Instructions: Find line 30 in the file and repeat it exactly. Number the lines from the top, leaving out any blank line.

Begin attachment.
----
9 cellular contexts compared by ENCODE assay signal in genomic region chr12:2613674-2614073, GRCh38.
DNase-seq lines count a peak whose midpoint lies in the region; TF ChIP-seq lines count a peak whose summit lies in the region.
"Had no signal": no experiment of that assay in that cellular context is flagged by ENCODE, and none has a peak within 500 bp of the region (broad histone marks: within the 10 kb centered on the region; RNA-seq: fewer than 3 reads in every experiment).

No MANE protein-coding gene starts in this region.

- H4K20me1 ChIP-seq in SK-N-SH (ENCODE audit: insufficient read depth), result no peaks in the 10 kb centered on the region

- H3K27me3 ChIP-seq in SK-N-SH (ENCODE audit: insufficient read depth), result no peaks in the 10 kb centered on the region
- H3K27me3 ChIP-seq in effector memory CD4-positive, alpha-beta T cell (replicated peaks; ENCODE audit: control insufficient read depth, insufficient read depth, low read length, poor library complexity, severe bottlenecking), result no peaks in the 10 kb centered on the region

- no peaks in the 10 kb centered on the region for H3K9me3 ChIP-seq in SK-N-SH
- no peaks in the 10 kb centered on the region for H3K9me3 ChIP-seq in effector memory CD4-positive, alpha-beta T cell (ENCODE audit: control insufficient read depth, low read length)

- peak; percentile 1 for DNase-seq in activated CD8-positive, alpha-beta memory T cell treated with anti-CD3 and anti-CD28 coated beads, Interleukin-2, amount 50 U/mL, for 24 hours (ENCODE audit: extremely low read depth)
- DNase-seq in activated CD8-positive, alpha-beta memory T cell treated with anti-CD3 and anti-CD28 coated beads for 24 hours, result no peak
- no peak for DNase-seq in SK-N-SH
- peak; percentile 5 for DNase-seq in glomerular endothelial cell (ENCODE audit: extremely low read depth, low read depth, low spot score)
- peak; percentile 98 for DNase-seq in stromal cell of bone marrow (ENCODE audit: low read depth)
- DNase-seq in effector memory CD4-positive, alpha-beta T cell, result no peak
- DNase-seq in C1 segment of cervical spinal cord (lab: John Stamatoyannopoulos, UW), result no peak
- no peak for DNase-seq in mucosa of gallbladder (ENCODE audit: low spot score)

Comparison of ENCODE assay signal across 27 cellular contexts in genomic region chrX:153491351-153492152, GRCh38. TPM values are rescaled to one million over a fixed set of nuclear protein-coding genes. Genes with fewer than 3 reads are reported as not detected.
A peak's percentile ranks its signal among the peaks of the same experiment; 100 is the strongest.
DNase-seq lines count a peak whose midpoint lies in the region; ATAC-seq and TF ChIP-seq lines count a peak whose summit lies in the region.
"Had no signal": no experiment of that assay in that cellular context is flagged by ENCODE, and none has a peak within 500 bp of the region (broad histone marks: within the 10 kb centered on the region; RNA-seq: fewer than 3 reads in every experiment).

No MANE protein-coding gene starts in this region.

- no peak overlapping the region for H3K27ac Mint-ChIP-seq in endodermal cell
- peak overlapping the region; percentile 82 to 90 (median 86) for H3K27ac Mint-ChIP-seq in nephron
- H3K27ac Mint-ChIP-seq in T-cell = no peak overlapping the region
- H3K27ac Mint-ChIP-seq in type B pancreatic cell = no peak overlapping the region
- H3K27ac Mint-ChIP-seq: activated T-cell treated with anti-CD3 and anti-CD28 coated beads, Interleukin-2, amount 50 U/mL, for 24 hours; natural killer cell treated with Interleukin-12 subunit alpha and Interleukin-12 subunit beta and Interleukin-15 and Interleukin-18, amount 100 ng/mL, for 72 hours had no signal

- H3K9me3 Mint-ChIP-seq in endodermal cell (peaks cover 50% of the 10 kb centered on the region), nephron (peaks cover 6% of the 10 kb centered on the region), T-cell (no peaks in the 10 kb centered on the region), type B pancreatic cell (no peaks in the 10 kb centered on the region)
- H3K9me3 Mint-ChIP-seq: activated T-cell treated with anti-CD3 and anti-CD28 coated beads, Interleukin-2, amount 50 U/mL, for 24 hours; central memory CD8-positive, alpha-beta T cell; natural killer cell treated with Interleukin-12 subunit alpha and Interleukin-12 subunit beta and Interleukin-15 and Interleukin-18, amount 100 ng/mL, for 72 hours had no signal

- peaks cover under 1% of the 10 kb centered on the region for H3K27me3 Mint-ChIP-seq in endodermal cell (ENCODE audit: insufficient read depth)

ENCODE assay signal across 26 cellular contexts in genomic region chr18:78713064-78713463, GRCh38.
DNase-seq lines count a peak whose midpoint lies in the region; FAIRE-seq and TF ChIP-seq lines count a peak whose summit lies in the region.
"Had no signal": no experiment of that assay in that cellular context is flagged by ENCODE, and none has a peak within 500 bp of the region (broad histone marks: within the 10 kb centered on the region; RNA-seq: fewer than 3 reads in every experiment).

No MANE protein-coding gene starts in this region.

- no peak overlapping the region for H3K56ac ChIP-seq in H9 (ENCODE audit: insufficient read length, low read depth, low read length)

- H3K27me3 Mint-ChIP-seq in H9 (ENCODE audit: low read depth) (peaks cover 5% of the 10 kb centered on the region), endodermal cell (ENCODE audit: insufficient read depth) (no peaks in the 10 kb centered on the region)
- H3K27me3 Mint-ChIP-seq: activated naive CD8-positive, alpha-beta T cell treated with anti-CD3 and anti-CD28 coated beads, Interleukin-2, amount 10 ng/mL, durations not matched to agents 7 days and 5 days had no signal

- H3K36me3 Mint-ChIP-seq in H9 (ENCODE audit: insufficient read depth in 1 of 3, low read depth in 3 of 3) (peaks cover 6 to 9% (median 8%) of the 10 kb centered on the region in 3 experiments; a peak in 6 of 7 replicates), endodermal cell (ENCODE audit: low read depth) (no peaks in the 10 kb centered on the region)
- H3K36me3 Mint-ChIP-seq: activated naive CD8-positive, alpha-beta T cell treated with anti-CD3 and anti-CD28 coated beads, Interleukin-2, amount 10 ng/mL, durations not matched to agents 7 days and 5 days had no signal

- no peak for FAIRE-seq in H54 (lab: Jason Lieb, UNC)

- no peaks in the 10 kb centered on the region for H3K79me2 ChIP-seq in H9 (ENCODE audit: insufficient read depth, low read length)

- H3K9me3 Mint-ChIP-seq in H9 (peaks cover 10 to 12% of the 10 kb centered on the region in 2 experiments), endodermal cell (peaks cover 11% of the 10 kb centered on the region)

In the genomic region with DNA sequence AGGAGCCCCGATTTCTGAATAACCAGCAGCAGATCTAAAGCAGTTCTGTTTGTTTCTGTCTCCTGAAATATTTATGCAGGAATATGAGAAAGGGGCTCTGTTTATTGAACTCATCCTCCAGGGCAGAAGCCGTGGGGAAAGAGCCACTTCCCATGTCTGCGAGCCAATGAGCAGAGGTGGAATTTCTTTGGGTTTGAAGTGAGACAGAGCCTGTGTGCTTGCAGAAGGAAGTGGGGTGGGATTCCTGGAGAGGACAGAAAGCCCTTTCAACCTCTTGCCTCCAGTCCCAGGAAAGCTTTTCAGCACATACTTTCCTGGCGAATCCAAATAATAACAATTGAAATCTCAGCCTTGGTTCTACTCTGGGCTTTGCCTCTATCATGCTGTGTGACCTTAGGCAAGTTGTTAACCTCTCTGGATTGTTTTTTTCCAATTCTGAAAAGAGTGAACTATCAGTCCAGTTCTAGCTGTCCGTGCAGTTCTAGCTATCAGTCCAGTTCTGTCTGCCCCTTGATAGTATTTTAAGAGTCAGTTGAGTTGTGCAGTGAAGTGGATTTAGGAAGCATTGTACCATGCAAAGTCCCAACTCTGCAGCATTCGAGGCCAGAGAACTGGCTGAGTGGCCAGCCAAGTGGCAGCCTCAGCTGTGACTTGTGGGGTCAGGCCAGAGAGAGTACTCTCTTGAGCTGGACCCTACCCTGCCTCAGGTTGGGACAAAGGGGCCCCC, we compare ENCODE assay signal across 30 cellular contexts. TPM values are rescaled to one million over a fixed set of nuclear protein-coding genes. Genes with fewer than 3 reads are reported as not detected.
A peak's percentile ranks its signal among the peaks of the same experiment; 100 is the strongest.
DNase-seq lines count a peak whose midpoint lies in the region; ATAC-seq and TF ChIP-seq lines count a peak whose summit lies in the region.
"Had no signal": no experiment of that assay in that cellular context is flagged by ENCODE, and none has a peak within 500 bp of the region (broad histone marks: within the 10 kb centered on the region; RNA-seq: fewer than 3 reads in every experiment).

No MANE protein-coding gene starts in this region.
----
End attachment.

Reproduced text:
- peaks cover under 1% of the 10 kb centered on the region for H3K27me3 Mint-ChIP-seq in endodermal cell (ENCODE audit: insufficient read depth)